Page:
One Hundred Years of Solitude: A book that was originally written in another language

Samantha, Daughter



Unorthodox: A book about faith

When I moved to New York this winter, I was surprised by the constant presence of “Amish-looking” people, who I came to know as members of a Hasidic Jewish sect. Judaism is obviously more popular here than in outport Newfoundland, so there was a cultural education to be had. I don’t know if reading Unorthodox: The Scandalous Rejection of My Hasidic Roots was the way to learn about the religious faction from an unbiased perspective (as other book bloggers have also acknowledged) but it certainly packed a punch.

It wasn’t something I would have thought to read but a friend recommended it to me on a crisp April night at Bistro Citron on the Upper West Side. I never knew then that just across the Brooklyn Bridge people were living under these extreme regimented religious rules. As a feminist, a passionate learner, and an avid reader, I found some bits of Deborah Feldman’s story heart-wrenching and mind-blowing. It was a crash course in cultural sensitivity. I understand why these Hasidic Jews don’t smile at me (they are taught to believe all gentiles hate them) and why they sometimes avert their eyes to avoid looking at me (well, my exposed knees might do it according to their modesty laws, you know, since I’m causing them to sin and all that).

I would love to delve into everything that I’ve been lamenting to my husband about for the past week and a half as I read it, but I will restrain myself. I’ll just say that I never thought I would question the importance of religious freedom, but I can’t find a way to support a religious culture that considers education a step on the path to promiscuity, that denies girls the human right to gain a Government approved minimum education (graduating “high school” with a grade four education), that forces them to act like criminals to get the opportunity to read, and that made them feel that their bodies are inherently shameful. It feels like the Hasidic women are having basic human rights violated by their religious rule.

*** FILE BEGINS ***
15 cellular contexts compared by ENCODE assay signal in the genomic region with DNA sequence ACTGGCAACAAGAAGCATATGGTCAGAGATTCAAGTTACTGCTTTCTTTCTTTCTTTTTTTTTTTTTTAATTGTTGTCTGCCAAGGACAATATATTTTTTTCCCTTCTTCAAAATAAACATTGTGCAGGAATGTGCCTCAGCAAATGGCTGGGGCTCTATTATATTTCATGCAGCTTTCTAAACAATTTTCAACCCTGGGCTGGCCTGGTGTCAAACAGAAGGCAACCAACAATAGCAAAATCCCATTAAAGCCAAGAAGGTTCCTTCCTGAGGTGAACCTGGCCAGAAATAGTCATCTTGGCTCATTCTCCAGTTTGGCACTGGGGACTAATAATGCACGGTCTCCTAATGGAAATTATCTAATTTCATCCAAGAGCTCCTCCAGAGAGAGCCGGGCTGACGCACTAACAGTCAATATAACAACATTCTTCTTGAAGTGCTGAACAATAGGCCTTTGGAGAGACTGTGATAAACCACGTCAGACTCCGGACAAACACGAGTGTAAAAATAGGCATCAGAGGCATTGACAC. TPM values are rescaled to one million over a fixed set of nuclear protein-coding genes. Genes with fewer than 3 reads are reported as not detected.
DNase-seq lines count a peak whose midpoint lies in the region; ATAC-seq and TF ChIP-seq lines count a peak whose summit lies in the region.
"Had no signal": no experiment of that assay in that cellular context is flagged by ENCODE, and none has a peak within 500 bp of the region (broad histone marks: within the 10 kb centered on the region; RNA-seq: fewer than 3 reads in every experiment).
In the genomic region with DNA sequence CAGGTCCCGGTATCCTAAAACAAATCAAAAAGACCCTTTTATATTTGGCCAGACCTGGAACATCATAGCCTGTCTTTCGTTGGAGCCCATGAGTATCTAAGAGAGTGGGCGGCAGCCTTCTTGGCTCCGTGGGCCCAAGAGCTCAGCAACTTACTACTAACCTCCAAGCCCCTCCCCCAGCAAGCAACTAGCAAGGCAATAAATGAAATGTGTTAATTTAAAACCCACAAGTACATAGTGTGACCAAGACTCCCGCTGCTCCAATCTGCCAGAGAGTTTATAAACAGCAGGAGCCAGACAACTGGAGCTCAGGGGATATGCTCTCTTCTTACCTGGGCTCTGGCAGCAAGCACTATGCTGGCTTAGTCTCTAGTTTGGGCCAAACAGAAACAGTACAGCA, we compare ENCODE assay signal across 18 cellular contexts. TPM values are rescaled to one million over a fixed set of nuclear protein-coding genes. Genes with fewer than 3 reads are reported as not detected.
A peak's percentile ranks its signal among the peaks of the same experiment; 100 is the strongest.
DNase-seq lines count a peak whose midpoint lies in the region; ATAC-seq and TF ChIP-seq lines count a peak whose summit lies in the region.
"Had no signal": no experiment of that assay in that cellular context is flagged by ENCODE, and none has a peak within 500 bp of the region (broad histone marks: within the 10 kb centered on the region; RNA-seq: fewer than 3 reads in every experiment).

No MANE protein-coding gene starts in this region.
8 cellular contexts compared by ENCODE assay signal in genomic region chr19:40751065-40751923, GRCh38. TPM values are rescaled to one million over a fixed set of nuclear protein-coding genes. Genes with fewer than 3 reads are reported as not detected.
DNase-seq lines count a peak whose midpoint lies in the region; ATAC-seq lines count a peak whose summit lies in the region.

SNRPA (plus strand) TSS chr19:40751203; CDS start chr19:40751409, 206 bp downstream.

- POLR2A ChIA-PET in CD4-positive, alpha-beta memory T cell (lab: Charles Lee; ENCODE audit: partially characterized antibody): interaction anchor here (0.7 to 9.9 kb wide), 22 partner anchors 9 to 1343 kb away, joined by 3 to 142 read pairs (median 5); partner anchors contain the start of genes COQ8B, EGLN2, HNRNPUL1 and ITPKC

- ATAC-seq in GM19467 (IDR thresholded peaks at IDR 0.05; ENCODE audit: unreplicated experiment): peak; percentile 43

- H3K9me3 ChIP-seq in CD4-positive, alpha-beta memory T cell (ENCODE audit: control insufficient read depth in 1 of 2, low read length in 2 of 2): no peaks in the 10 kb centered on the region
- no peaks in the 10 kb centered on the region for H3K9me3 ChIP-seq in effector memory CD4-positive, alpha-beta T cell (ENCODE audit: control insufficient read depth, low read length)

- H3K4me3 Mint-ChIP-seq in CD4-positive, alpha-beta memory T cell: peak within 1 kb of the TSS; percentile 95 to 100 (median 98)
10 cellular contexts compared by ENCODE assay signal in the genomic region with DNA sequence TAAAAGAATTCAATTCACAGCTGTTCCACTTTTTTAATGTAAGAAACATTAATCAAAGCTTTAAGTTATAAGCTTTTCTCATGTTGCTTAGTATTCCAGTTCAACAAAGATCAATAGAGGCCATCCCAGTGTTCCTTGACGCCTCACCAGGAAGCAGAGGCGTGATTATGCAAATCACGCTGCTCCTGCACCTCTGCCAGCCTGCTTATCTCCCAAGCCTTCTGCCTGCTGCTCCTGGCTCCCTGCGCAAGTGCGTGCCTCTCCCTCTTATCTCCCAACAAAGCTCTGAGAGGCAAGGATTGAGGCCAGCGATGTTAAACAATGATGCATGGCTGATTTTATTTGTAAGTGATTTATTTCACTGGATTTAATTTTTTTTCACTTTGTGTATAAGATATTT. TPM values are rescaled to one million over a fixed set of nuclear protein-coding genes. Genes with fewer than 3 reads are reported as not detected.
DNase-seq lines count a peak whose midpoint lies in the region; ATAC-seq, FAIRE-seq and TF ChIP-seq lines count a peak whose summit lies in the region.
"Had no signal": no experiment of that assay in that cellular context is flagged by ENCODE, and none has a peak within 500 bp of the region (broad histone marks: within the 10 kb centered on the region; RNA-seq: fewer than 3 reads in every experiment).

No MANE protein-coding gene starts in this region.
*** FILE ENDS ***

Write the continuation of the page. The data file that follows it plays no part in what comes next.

It hit close to home to consider her sitting outside the Starbucks in Airmont avoiding the ritual purifying baths and to read of other reference points that are part of my own geography. This type of lifestyle seems faraway and something for another country, not Brooklyn or Rockland County. It is surreal to understand a little more about the way of life within the Satmar sect because it is much more extreme than I ever could have imagined.

On Valentine’s Day 2012 Deborah Feldman was on The View to talk about this book and her life. If you aren’t going to commit to reading it (you’re a fool), but you can at least watch this interview.

Samantha, Daughter